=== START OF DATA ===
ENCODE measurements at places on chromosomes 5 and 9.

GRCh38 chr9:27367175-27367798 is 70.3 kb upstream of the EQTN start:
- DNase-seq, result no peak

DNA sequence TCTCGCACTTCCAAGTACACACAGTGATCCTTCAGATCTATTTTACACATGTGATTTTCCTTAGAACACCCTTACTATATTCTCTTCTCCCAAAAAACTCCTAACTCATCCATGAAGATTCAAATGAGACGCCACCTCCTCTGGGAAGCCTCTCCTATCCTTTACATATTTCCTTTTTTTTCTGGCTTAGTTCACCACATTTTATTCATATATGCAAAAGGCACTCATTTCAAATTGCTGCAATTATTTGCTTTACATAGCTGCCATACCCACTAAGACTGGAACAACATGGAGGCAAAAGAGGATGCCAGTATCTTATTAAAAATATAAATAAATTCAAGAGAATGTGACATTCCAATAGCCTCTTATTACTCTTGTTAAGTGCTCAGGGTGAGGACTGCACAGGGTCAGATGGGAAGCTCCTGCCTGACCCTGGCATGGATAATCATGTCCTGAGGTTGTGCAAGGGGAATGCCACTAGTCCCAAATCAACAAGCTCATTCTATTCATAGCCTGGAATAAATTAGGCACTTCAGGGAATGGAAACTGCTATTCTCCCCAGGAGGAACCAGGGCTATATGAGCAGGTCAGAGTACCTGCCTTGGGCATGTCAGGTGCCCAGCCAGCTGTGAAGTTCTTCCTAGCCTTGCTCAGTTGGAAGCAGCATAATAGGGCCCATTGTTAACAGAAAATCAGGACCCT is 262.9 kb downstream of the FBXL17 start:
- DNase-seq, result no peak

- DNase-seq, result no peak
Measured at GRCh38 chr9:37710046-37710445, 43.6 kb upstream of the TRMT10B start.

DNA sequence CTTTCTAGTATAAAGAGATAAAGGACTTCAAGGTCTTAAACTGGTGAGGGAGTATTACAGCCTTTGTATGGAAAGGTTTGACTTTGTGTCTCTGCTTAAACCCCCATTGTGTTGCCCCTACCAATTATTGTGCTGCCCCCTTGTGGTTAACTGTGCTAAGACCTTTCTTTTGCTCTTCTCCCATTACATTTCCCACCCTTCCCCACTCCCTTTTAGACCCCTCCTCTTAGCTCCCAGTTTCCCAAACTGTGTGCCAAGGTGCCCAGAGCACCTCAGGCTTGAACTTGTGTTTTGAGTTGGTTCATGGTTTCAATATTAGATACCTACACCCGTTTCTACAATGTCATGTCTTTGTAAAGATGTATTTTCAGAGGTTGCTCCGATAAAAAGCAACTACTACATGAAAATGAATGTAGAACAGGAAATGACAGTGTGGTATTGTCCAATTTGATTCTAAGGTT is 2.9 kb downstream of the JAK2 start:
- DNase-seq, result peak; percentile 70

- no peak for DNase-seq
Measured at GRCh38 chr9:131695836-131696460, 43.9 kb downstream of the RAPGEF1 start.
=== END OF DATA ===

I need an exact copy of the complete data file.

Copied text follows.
ENCODE measurements at places on chromosomes 5 and 9.

GRCh38 chr9:27367175-27367798 is 70.3 kb upstream of the EQTN start:
- DNase-seq, result no peak

DNA sequence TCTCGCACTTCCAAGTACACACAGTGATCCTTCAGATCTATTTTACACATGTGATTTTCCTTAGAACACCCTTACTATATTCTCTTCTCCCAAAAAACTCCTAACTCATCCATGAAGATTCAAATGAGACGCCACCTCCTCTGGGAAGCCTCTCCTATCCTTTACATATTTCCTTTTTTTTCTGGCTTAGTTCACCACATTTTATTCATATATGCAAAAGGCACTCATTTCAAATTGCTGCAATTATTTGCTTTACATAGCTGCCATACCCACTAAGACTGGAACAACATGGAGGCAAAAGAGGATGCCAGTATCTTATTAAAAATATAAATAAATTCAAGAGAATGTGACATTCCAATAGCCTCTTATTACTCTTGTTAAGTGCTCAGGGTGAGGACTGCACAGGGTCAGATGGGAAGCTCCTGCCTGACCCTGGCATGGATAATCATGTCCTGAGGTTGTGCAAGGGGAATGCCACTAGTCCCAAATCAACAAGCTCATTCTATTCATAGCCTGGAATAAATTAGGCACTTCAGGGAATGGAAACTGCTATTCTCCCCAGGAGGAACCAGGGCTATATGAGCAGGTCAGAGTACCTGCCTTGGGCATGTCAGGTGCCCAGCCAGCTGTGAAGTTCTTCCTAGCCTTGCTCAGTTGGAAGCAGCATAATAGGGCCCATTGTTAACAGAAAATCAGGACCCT is 262.9 kb downstream of the FBXL17 start:
- DNase-seq, result no peak

- DNase-seq, result no peak
Measured at GRCh38 chr9:37710046-37710445, 43.6 kb upstream of the TRMT10B start.

DNA sequence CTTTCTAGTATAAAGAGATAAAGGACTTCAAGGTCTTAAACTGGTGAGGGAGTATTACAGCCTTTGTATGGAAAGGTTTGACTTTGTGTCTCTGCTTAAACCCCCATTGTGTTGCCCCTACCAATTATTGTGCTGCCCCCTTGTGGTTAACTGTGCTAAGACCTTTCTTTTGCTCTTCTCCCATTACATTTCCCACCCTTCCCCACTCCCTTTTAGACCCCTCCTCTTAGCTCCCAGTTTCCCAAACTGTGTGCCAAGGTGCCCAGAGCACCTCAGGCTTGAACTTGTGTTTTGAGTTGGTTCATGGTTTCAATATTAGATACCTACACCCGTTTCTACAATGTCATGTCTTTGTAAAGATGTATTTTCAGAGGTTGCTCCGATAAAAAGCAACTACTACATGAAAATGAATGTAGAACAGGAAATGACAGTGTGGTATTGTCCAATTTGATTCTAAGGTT is 2.9 kb downstream of the JAK2 start:
- DNase-seq, result peak; percentile 70

- no peak for DNase-seq
Measured at GRCh38 chr9:131695836-131696460, 43.9 kb downstream of the RAPGEF1 start.